My mother faithfully followed the custom of avoiding meat during the Nine Days
leading up to Tisha Be’av, to commemorate the destruction of the Temple in
Jerusalem. We sometimes ate a fish meal or two, but the food that stands out in
my childhood memories of that time of year is cheese.
I loved those dairy
Sometimes we had toasted cheese sandwiches or scrambled eggs with
cheese. Other meals were centered around macaroni and cheese made with yellow
cheese, which in those days was American cheese.
On some days my mother
made noodle kugels with cottage cheese, either savory ones with sautéed onions
or sweet ones with apples and cinnamon.
There’s another way to go
meatless, and still have rich cheese sauces and casseroles with cheesy toppings.
Instead of ordinary cheese, you can use dairy-free cheese. Most often these
cheeses are made of soy, but I’ve cooked with almond-based and ricebased cheeses
as well. These kinds of cheeses are used primarily by vegans and people who are
sensitive to milk. They are also favored by those who consider plant-based dairy
foods healthier than foods made from cows’ milk.
The quality of these
cheese alternatives has improved in the past decade. I’ve used vegan cheeses to
make my mother’s macaroni and cheese and other dishes I grew up with, and the
results were fine. I also use them for grilled cheese and tomato sandwiches and
for quesadillas (cheese heated in tortillas).
Go Veggie Foods, a producer
of kosher non-dairy shredded yellow cheese and cream cheese, provides an easy
recipe for macaroni and cheese. The sauce does not need a butter and flour roux.
It is made of two kinds of dairy-free cheese – cream cheese and shredded
mozzarella cheese, which are heated with non-dairy milk, sea salt and mustard.
Their broccoli, brown rice and chickpea casserole is enriched with dairy-free
cream cheese and with onions sautéed in olive oil, and baked with a topping of
dairy-free shredded yellow cheese. This casserole sounds like a kind of savory
rice kugel that should make an appealing entree for the Nine Days.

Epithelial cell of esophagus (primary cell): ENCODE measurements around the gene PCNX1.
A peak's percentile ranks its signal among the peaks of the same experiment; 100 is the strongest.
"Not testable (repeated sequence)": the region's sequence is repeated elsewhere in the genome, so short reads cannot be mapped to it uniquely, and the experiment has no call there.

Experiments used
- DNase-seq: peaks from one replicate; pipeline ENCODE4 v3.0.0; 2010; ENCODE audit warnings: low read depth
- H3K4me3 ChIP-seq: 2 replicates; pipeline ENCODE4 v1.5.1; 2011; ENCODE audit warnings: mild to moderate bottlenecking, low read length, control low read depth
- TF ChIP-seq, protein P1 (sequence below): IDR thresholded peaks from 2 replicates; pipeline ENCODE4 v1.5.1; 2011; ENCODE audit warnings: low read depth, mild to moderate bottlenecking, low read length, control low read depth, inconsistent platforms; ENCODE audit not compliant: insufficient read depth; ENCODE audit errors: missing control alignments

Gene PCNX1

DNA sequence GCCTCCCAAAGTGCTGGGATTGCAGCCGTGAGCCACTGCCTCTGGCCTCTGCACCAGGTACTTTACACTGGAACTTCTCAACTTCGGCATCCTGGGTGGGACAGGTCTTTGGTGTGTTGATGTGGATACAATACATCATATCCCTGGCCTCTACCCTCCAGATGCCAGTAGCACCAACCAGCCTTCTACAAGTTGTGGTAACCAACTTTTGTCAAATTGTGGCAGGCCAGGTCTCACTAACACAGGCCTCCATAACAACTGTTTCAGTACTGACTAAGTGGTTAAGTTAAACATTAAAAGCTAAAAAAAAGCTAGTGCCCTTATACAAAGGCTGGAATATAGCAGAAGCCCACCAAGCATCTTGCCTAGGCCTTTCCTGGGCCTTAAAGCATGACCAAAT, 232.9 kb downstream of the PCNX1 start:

ENGEL and Heather Goldberg, the authors of Spork- Fed
, make fettuccine Alfredo
that is unlike any I’ve ever eaten. Their non-dairy cashew-based cream sauce is
made with almond milk, soy milk creamer, light miso, nutmeg, mustard, lemon
juice and cooked shallots. It’s combined with fettuccine and spinach, and
garnished with cheese crisps made of baked, shredded non-dairy
The authors, who teach vegan cooking in Los Angeles and online at
www.sporkonline.com, make barbecue pizza with caramelized onions by topping
pizza dough with homemade barbecue sauce, shredded dairy-free cheese and browned
onions, and serve the baked pizza sprinkled with chopped fresh basil. Vegan
cheddar cheese enriches their twice-baked potatoes with broccoli and cheese
filling. (See recipe.) Dairy-free cheeses – both the cream-cheese type and the
grating and slicing types, such as cheddar, Gouda and mozzarella – are available
in Israel at natural foods stores such as Nitzat Haduvdevan and Eden
You can even make your own non-dairy cheese. Miyoko Schinner,
author of Artisan Vegan Cheese, provides recipes that are surprisingly easy to
prepare. Her cashew cream cheese is composed of cashews blended with water, a
little non-dairy yogurt and a pinch of salt; the mixture is left to culture for
one or two days. Even easier is almond ricotta, which is made of two cups soaked
blanched almonds, one cup water and a pinch of salt, blended until not entirely
smooth; this vegan cheese is ready to eat right away.
“classic” baked macaroni and cheese is easier than my mother’s, as no white
sauce is needed. She simply layers cooked macaroni with grated non-dairy cheddar
cheese in a baking dish, pours unsweetened soy milk over the mixture and
sprinkles it with salt and pepper. As the casserole bakes, a sauce forms in the
Schinner uses homemade nondairy cheddar, but you could use a
store-bought cheese as well.